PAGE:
"In my opinion, it is the extremist religious ideology that needs to be reexamined, so that is will not be leveraged by the political Islam movements. This is because the ones who blow [things] up and murder in the name of the religion are organizations like Al-Qaeda, ISIS, and Hizbullah.

"When will we realize that we are making a mistake in how we are tackling terrorism, in all its forms[?]"[21]

Saudi Columnist: Terrorists In Saudi Arabia Are Influenced By Al-Qaeda And MB – Not Modernists

In his column in the official Saudi daily Al-Watan, Saudi journalist 'Ali Sa'd Al-Moussa criticized the Immunity project and other, similar Education Ministry projects for, he said, turning schools into a battleground of ideologies, rather than disseminators of knowledge. The list of those arrested on terrorism charges in Saudi Arabia clearly shows, he said, that they had been influenced by Al-Qaeda and the MB, not by modernist thought: "Such shaky [education] projects, from [the one called] 'Fatin' to [the one called] Immunity... are nothing but a systematic inculcation of [the intention] to transform our schools into arenas of struggle and war between different sects and ideologies. Unfortunately, we appear to have learned nothing from four decades of experience in which the schools have been robbed of their natural role as bastions of education, where only learning takes place...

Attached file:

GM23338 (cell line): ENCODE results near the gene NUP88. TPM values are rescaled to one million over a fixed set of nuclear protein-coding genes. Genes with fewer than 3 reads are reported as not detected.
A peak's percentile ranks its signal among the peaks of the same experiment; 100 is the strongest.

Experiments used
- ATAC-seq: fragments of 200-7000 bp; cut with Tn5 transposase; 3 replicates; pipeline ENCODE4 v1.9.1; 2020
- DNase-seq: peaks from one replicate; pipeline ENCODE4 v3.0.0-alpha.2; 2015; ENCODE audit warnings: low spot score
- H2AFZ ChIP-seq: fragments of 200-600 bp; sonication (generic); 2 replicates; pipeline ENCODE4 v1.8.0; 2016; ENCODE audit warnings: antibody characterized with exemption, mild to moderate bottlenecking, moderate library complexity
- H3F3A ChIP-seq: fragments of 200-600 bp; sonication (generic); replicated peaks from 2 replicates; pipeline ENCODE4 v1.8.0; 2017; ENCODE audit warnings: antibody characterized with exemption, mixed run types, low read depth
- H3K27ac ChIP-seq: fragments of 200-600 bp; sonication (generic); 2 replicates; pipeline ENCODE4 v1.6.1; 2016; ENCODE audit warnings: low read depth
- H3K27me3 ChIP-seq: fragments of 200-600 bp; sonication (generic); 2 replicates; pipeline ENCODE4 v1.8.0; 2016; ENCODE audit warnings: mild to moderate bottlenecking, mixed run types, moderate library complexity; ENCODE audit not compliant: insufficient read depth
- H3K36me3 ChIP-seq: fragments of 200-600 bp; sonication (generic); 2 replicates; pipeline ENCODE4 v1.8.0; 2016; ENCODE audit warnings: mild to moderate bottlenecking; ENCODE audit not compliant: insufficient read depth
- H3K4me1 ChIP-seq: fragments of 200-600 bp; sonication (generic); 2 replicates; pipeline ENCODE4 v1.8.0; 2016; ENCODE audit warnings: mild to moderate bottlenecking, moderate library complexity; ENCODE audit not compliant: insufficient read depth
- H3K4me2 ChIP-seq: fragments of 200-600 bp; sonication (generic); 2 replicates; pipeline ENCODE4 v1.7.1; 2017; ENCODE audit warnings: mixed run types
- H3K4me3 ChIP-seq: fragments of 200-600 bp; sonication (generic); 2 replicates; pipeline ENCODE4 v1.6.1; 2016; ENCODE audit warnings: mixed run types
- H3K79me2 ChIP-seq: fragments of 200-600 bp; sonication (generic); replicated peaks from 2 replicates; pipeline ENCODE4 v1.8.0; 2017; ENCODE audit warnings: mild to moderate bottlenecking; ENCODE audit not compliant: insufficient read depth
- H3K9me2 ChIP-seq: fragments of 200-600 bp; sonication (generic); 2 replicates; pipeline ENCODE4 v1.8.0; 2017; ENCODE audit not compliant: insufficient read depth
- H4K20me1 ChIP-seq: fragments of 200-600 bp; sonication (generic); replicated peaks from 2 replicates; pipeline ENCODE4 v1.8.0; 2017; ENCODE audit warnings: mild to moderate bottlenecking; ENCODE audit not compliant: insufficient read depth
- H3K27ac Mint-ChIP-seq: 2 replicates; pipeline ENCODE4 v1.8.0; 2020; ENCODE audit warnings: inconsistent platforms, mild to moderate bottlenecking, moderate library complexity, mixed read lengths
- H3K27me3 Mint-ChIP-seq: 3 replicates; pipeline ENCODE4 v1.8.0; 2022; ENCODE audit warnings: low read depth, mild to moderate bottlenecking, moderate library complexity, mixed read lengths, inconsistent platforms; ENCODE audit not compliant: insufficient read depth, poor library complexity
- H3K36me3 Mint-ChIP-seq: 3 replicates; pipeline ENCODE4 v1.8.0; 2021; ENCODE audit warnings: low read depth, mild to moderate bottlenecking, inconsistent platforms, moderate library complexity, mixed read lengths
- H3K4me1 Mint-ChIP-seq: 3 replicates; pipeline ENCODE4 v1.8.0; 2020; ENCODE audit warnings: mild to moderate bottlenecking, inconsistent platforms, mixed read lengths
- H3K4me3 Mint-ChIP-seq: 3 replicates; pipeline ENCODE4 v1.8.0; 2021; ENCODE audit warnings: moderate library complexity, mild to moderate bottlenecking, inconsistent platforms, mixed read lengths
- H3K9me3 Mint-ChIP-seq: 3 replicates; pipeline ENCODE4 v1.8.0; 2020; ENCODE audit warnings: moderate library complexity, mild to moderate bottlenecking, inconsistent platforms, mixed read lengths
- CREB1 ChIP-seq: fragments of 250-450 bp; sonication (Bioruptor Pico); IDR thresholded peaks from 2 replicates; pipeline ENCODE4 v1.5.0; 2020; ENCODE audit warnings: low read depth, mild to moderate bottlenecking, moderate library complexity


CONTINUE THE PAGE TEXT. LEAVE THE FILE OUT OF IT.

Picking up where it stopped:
"The Ministry... has spent, and will continue to spend, millions on such projects, but it could have followed a much shorter path [by going to] the Interior Ministry and asking it some of these questions: What is the source of ideological and religious authority to which the dozens of young men on the lists of those [wanted] on security charges are adhering? Are those who blow up facilities, mosques, and state public and security buildings being influenced by sick, despicable liberalism, or by the brainwashing carried out by elements that even the most ignorant layman on the street can recognize? [And] at what age did these teens set out on their path of extremism and terrorism?...